A comparative analysis of restoration measures and their effects on hydromorphology and benthic invertebrates in 26 central and southern European rivers.

Published online
26 May 2010
Content type
Journal article
Journal title
Journal of Applied Ecology

Jähnig, S. C. & Brabec, K. & Buffagni, A. & Erba, S. & Lorenz, A. W. & Ofenböck, T. & Verdonschot, P. F. M. & Hering, D.
Contact email(s)

Publication language
Austria & Czech Republic & Europe & Germany & Italy & Netherlands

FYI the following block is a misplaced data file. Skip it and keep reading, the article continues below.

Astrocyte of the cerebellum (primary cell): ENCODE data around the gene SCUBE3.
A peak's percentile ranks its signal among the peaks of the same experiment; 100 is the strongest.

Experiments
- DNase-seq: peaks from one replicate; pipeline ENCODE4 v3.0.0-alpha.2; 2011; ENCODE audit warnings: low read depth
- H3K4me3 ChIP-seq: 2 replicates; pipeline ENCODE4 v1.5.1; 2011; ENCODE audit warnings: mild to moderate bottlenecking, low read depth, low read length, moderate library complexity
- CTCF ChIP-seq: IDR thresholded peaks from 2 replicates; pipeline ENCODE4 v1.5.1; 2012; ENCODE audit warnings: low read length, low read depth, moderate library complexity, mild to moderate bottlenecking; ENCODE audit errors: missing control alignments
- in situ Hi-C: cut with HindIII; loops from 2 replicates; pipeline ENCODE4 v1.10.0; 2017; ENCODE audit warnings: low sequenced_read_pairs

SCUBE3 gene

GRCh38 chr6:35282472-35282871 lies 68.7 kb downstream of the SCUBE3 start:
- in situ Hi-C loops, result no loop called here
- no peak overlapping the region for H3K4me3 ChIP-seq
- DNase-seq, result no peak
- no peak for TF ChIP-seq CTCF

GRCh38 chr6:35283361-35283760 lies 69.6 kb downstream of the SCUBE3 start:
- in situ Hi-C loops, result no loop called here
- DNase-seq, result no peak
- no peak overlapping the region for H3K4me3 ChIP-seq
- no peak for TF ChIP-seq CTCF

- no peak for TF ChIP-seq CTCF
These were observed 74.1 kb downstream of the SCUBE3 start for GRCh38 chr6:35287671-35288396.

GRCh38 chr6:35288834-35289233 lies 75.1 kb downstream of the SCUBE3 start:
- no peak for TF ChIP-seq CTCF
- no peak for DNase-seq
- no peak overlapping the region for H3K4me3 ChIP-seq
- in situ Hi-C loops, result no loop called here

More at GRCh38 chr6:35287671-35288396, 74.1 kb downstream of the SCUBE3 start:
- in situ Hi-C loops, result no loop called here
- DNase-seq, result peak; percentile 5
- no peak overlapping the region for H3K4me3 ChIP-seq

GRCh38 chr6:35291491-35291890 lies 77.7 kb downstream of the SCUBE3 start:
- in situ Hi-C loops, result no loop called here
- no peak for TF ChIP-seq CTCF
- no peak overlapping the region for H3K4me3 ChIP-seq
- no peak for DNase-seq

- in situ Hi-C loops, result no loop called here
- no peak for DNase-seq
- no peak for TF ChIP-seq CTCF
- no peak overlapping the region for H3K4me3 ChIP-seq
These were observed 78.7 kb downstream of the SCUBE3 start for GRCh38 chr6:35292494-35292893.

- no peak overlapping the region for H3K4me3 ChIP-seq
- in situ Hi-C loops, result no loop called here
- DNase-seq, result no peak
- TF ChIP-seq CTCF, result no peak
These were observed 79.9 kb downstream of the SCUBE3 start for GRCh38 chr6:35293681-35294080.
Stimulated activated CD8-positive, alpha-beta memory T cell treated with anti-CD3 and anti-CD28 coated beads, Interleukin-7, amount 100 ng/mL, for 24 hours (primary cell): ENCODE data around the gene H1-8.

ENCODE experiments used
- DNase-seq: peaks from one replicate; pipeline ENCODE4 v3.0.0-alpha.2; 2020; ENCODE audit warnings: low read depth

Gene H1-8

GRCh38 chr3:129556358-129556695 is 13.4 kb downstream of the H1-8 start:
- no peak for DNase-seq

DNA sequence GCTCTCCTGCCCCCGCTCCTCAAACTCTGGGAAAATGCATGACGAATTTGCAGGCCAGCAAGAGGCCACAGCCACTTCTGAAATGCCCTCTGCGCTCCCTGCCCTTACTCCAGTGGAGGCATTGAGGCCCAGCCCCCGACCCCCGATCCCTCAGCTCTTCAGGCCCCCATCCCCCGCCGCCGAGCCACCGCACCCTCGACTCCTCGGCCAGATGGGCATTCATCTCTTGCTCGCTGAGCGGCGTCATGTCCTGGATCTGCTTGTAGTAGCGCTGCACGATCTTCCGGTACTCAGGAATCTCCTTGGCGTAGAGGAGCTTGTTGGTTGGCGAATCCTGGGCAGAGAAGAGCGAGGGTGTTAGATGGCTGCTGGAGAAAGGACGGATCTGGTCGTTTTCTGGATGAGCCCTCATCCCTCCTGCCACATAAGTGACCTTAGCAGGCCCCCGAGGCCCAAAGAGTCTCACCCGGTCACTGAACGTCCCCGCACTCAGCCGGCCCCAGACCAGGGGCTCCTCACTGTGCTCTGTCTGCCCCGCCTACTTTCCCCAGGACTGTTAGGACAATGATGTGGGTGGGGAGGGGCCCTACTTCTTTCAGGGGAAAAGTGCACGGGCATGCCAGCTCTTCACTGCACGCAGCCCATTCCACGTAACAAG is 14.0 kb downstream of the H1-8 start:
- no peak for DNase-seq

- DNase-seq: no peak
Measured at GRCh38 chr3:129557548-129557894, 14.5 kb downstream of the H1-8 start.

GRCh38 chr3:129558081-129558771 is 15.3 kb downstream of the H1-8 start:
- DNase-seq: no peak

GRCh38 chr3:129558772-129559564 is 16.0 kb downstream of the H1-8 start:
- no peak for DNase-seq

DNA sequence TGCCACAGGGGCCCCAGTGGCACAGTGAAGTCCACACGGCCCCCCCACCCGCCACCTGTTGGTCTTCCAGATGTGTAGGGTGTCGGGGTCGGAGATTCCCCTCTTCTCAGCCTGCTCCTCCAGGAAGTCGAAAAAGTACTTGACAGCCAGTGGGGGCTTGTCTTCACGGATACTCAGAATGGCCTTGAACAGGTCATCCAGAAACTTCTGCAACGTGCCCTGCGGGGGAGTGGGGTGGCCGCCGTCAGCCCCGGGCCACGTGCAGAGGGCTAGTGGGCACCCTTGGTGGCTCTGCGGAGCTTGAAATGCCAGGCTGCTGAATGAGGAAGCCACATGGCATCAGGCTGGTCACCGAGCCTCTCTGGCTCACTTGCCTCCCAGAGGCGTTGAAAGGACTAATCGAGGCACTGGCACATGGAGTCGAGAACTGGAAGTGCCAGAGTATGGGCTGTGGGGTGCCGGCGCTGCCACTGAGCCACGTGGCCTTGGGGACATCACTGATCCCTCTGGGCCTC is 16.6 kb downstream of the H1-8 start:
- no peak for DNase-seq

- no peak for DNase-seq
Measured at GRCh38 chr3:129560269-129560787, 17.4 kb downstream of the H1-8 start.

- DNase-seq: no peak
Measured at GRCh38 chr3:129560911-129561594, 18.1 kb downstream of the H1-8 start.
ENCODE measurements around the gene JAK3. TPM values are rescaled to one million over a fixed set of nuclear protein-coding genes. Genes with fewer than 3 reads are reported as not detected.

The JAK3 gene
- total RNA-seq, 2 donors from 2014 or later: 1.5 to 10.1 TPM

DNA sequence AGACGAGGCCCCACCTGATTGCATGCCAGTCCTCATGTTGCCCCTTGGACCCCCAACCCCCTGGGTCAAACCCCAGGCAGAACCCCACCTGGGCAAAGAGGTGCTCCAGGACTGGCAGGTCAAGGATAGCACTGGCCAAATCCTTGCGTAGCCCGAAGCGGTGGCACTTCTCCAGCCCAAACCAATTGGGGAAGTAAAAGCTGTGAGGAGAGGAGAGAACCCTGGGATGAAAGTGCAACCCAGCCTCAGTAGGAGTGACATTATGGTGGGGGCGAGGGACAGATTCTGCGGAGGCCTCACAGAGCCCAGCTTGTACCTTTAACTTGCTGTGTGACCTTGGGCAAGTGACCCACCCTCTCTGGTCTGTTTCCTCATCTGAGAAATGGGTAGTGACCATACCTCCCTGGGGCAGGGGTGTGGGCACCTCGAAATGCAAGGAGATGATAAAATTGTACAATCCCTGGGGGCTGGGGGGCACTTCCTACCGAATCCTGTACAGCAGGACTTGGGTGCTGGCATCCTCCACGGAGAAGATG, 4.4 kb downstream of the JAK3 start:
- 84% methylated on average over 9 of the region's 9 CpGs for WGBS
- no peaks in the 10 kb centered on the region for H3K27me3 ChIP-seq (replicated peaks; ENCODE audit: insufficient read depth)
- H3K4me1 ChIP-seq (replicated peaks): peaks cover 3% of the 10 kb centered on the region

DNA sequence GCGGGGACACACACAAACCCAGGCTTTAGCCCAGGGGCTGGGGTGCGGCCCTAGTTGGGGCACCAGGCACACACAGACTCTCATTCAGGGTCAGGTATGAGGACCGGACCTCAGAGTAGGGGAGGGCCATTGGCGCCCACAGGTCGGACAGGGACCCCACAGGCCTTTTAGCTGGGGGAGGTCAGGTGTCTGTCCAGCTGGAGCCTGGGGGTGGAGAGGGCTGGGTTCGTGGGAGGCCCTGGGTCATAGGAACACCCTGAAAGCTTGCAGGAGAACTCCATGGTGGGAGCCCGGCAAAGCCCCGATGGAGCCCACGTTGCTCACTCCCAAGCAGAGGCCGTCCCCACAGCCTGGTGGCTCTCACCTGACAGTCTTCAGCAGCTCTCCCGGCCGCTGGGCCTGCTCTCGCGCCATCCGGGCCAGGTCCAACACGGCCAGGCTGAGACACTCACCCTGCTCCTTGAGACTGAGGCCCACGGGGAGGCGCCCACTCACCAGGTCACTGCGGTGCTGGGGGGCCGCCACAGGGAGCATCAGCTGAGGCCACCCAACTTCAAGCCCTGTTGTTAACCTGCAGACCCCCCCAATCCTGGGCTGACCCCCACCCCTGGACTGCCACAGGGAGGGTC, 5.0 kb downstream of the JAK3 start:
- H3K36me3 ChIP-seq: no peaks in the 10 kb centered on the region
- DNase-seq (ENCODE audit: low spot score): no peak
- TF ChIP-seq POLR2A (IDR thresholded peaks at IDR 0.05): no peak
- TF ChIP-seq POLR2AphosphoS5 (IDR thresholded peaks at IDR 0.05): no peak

Hydromorphological river restoration usually leads to habitat diversification, but the effects on benthic invertebrates, which are frequently used to assess river ecological status, are minor. We compared the effects of river restoration on morphology and benthic invertebrates by investigating 26 pairs of non-restored and restored sections of rivers in Austria, Czech Republic, Germany, Italy and the Netherlands. Sites were grouped according to (1) region: central Europe vs. southern Europe; (2) river type: mountain vs. lowland rivers; (3) restoration approach: active vs. passive restoration and (4) a combination of these parameters. All sites were sampled according to the same field protocol comprising hydromorphological surveys of river and floodplain mesohabitats, microhabitats at the river bottom and habitat-specific sampling of benthic invertebrates. Restoration effects were compared using Shannon-Wiener Indices (SWIs) of mesohabitats, microhabitats and invertebrate communities. Differences in metric values between non-restored and restored sites were compared for 16 metrics that evaluated hydromorphology and the benthic invertebrate community. Mean SWIs differed for both mesohabitats (1.1 non-restored, 1.7 restored) and microhabitats (1.0 non-restored, 1.3 restored), while SWIs for invertebrate communities were not significantly different (2.4 non-restored, 2.3 restored). Meso- and microhabitat metrics in the restored sections were usually higher compared with the non-restored sections, but the effects on invertebrate metrics were negligible. Measures in southern Europe and mountainous regions yielded larger differences between non-restored and restored sections of rivers. Differences in the meso- and microhabitat metrics were largest for actively restored sections of central European mountain rivers and rivers from southern Europe, followed by passively restored mountain rivers in central Europe. The smallest differences were observed for lowland sites. There was no significant restoration effect on invertebrate metrics in any categories. Synthesis and applications. Restoration measures addressing relatively short river sections (several hundred metres) are successful in terms of improving habitat diversity of the river and its floodplain. Active restoration measures are suitable if short-term changes in hydromorphology are desired. To realize changes in benthic invertebrate community composition, habitat restoration within a small stretch is generally not sufficient. We conclude that restoring habitat on a larger scale, using more comprehensive measures and tackling catchment-wide problems (e.g. water quality, source populations) are required for a recovery of the invertebrate community.

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